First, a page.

TikTok is testing paid subscriptions for content creators to rival other social media networks.
According to a report from The Information, the company is testing the new feature. It hasn’t shared any information concerning when it might roll out or how many people are testing the feature. TikTok confirmed in an email to The Verge that it is “always thinking about new ways to bring value to our community and enrich the TikTok experience.”
Paid subscriptions help social media companies like YouTube, Facebook, and Instagram retain “talent.” If someone’s bread-winning platform is YouTube, it’s harder to leave and get established on a rival like Twitch. TikTok has already introduced several other models to allow creators to monetize the content they feature on the platform. That includes its Creator Next hub and a tipping feature for eligible Creators.
Direct-to-Creator payments are new territory for TikTok, which works by serving up content based on interests. Holding the best content for subscribers-only could leave the TikTok ‘Discover‘ feed feeling barren for those who haven’t found creators that match their tastes. It also puts creators in the tough spot of figuring out what’s worth sharing for free and what should be held for subscribers-only.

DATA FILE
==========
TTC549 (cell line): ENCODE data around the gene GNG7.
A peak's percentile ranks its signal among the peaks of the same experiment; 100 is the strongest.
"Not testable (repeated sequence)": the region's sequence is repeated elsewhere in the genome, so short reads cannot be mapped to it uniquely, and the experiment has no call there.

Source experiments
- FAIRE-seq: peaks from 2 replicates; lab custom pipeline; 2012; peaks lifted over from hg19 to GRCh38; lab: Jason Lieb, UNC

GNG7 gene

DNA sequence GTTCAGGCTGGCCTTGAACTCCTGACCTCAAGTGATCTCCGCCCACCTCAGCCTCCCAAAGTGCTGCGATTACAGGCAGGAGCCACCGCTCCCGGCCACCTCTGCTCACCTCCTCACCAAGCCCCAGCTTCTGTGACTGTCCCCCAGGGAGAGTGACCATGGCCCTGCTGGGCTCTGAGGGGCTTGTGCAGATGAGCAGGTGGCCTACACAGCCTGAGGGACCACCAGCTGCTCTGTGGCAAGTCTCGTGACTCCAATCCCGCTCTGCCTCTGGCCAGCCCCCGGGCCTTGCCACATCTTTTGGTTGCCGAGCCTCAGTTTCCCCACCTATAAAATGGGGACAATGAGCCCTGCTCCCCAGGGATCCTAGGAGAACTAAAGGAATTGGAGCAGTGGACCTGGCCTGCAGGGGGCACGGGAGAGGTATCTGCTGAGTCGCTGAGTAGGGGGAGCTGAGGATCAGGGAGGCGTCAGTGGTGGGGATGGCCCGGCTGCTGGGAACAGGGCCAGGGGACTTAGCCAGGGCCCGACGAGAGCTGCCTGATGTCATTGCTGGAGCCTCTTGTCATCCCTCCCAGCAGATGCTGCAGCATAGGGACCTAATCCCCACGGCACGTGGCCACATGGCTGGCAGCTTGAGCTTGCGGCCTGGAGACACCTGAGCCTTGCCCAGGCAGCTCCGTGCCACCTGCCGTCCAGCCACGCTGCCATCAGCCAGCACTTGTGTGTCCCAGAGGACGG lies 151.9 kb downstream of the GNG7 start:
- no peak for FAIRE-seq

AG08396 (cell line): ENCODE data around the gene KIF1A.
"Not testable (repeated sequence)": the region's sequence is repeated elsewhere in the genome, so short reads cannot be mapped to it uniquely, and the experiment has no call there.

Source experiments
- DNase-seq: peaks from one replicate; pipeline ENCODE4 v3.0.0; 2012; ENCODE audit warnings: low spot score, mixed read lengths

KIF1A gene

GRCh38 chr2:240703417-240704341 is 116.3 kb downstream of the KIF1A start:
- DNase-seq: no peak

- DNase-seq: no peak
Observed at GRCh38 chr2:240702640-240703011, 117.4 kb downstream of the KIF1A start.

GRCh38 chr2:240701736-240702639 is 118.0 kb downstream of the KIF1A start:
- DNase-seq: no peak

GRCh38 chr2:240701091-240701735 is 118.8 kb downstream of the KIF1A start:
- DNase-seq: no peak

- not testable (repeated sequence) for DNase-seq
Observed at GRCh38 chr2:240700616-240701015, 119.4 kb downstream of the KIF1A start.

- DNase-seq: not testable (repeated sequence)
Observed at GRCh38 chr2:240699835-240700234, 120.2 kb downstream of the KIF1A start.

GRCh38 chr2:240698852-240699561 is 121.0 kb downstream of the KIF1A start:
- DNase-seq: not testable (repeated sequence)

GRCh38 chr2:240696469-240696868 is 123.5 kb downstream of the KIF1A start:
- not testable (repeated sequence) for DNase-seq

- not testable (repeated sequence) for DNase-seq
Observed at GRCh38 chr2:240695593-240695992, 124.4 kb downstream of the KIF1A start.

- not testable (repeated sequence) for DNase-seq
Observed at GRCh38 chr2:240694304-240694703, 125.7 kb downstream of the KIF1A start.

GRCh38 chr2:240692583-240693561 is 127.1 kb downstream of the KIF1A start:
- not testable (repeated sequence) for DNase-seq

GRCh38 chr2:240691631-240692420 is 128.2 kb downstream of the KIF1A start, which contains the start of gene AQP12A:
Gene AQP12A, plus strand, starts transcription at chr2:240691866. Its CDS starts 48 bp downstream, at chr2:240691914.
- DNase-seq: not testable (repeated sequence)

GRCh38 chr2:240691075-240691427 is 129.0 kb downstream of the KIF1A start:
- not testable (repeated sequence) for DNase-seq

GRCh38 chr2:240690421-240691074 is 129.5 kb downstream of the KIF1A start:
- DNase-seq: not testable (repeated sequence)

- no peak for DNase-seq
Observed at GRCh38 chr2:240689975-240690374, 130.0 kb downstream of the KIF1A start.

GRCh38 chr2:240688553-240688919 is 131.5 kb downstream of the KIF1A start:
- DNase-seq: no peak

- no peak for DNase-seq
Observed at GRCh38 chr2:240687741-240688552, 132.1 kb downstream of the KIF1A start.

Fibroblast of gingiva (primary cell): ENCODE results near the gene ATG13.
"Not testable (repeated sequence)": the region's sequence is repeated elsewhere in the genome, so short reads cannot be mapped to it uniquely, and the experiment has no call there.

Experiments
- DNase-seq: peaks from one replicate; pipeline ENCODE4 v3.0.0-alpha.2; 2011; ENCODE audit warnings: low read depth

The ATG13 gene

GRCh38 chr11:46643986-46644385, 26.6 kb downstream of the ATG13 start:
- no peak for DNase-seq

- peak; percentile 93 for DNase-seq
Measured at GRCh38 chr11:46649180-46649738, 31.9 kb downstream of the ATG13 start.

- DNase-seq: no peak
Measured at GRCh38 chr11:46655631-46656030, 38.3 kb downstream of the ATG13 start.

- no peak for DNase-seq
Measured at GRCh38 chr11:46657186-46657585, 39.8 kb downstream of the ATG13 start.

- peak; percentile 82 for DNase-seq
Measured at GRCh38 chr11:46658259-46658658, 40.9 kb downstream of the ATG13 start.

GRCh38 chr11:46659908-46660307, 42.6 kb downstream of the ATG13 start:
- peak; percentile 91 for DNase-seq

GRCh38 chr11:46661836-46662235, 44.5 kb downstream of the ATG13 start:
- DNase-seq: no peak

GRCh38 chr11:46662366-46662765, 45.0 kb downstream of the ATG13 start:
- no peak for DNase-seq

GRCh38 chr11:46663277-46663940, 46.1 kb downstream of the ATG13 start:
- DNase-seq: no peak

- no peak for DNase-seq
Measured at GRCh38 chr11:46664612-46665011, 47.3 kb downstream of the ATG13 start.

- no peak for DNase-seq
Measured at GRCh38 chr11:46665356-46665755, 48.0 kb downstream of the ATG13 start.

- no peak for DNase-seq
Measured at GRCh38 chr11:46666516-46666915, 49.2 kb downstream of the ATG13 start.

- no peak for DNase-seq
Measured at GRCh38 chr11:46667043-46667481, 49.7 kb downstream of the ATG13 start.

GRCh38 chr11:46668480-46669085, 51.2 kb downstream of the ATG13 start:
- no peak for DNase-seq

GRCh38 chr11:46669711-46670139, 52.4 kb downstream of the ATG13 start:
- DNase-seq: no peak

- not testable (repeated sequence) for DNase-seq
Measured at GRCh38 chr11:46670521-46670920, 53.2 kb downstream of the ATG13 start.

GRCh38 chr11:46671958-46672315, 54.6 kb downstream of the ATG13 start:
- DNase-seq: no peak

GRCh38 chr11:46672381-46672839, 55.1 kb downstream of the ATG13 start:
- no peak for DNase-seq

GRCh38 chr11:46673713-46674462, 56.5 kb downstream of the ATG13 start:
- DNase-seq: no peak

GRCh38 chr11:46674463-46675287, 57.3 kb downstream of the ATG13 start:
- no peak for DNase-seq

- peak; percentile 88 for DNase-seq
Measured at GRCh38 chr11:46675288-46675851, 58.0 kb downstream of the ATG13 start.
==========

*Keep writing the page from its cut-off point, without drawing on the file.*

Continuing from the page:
Instagram announced it is testing paid subscriptions for its creators this month, too.
Instagram subscribers can pay a small monthly fee to access exclusive content for the creators they follow. That includes Stories and Live videos. Instagram will offer creators different tiers that range in price from $0.99 to $99.99 per month, so they can set their own price.
Subscribers will also get a purple badge in the comments section to show they subscribe to a particular content creator. Instagram also says it won’t be taking a cut of creators’ subscription revenue until 2023.
Both Instagram and TikTok are currently testing the concept with plans to debut later this year. It will be interesting to see how direct-to-creator payments shape up to help artists get paid online. But by the time Google/Apple takes its tax and Instagram/TikTok take their portion, artists are looking at dwindling revenue even from supposedly ‘direct’ sources.